This is not going to be your usual technical tutorial post or anything related to programming (to an extent)…

A few months ago I released my first ever application for Android devices, horrifically titled “The Rugby League App” – original, huh? The idea was born from frustration of trying to get hold of a comprehensive, easy-to-use and visually appealing app dedicated to my favourite sport of Rugby League. It’s a well known fact that Rugby League doesn’t draw the supporters that Rugby Union would or Football or Tennis or almost any other sport for that matter, it has always been considered a northern game full of brutes. I’ve been going to Rugby League games since I was as young as I can remember and have always loved the sport, not only watching but playing it.

When I first picked up an Android device several years ago there was no apps whatsoever on the market that catered for Rugby League fans, more recently there are quite a few apps available, none of which seemed to me to be user friendly, clean and easy to use especially compared against their football counterparts. This is where my app came in, after releasing The RL App to a grand total of 379 devices with mixed success I decided to up my game – I brought in a good friend and colleague of mine James Butler who helped me rebrand and refresh the image of my app and at the same time I shut down “The Rugby League App” renamed it to “Rugby League Hub” and we went to work on the design. James designed the cool looking visuals that pull the user in such as the icons, splash screens etc whereas I went to work on the user interface of the app. I continued on and built up a great looking and easy-to-use app which got its first release on the 20th January 2014 – in preparation for the 2014 seasons.

After overhauling the UI I went to work on pulling in more information, and more, and more – RLHub now supports 3 UK leagues: Super League, Championship and Championship 1 – this wasn’t enough, I knew there was a massive set of fans based in New Zealand and Australia – primarily fans of the NRL Premiership so I went to work pulling in and compiling NRL data from various sources too. The app now has information and the ability to customise your experience to your own team – out of a massive selection of 53 Rugby League teams world wide. The aim is to expand on this eventually after some more research.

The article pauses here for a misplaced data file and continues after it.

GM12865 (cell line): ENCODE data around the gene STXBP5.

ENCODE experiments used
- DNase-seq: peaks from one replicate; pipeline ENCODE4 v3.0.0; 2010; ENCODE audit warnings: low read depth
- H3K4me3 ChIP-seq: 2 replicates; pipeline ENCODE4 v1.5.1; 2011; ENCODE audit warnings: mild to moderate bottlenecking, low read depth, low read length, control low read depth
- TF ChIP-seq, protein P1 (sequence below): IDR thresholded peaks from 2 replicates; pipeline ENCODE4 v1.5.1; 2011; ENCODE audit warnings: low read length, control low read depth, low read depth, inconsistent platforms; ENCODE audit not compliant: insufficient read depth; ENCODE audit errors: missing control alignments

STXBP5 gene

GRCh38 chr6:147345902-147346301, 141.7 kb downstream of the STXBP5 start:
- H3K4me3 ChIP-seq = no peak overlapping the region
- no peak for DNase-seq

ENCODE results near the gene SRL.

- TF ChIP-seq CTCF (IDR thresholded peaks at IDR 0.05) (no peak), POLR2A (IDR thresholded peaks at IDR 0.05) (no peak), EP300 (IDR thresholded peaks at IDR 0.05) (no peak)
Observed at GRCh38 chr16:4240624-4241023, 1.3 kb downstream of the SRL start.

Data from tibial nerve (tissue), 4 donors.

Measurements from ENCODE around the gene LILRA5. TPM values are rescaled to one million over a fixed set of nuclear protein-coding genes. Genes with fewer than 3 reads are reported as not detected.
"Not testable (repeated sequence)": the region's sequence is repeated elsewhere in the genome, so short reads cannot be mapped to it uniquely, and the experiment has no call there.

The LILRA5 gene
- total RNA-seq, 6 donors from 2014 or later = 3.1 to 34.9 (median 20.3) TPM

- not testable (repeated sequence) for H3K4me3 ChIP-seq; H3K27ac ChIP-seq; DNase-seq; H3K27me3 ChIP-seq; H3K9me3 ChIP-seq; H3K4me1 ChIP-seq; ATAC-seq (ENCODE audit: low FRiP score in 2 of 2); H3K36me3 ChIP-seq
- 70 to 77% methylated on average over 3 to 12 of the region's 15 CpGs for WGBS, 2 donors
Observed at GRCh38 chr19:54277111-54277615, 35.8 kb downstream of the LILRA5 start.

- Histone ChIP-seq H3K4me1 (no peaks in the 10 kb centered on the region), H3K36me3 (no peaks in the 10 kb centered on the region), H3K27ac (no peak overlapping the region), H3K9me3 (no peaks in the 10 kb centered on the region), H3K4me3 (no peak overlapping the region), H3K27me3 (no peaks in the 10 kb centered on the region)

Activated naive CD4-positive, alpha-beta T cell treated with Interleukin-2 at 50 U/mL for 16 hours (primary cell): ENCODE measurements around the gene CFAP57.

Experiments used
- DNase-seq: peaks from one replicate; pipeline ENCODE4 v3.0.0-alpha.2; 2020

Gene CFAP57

Since the first release on the 20th January 2014 I’ve had a total of 733 installs – not a massive amount but more than enough to require a bit more processing power. Every hour my server polls its way through 53 separate news sources, compiling data for each team and serving it back to the app user on-demand. On an average day I process around 80 new articles from the various sources with a total of 5359 currently processed news articles. A few more statistics about RLHub:

  • Since the 20th January 2014 the app screens have been hit over 7000 times
  • The busiest day for the app so far was Friday 7th February 2014 which saw 1253 hits in one day
  • 5359 articles from 53 sources have been compiled over the last 6 – 12 months
  • The most popular team so far is Leeds Rhinos, swiftly followed by Wigan Warriors (although Leeds Rhinos is the default team, so this is slightly biased… Sorry non-Rhinos fans)

The development process for this app was a massive learning curve, I’ve spent countless hours and late nights making the experience of RLHub as sweet as I possibly can and as much of an enjoyable experience that is possible for end users this leads me to my next point.

Paid vs Free apps

Both “The Rugby League App” and “Rugby League Hub” were released completely free to every country in the world, the reason being is it’s something I thoroughly enjoy doing and is my little project that keeps me occupied in my downtime, however as demand is growing for the app so is the resource usage and time consumption.

Today I released version 2.3.1 of RLHub – this app is a step away from the past in the sense of it’s now ad-supported by Google AdMob. Google AdMob is a fantastic little resource for app developers to be able to get a return on their investment and help to pay back on the server and computing costs required to run such a comprehensive application. I also released a second version of RLHub for users that hate apps with intrusive adverts called “RLHub Pro” – RLHub Pro is the exact same app you come to expect from the past versions with one key difference, no ads… The other difference between the 2 is the cost, I released RLHub Pro with a small price tag of £0.75. That 75 pence gives access to the pro version of RLHub for life, there will be no charging for updates or upgrades or new features once you have purchased the app, it’s yours.

To summarise, RLHub has really been an eye-opener in many senses for me… I got an introduction to the world of Android programming, released what has so far been a very successful and widely praised app and it keeps me occupied with my second favourite thing after web/development – Rugby League. The other major understanding I got was why other people do use ads (other than to rake in money!) they help us keep the application running and supported and developed well in to the future with new features, information and more… It has been a great ride so far, I can only hope it continues and supporters of the app will understand why I made this decision and hopefully support me in the future to provide them with one of, if not the greatest and most comprehensive Rugby League app available.

I’m now looking in to iOS support for RLHub which should open me up to lots more people interested in this great sport.

You can follow RLHub on Twitter at and you can download the app for free by going to:

I’d love to hear your thoughts and opinions in the comments below.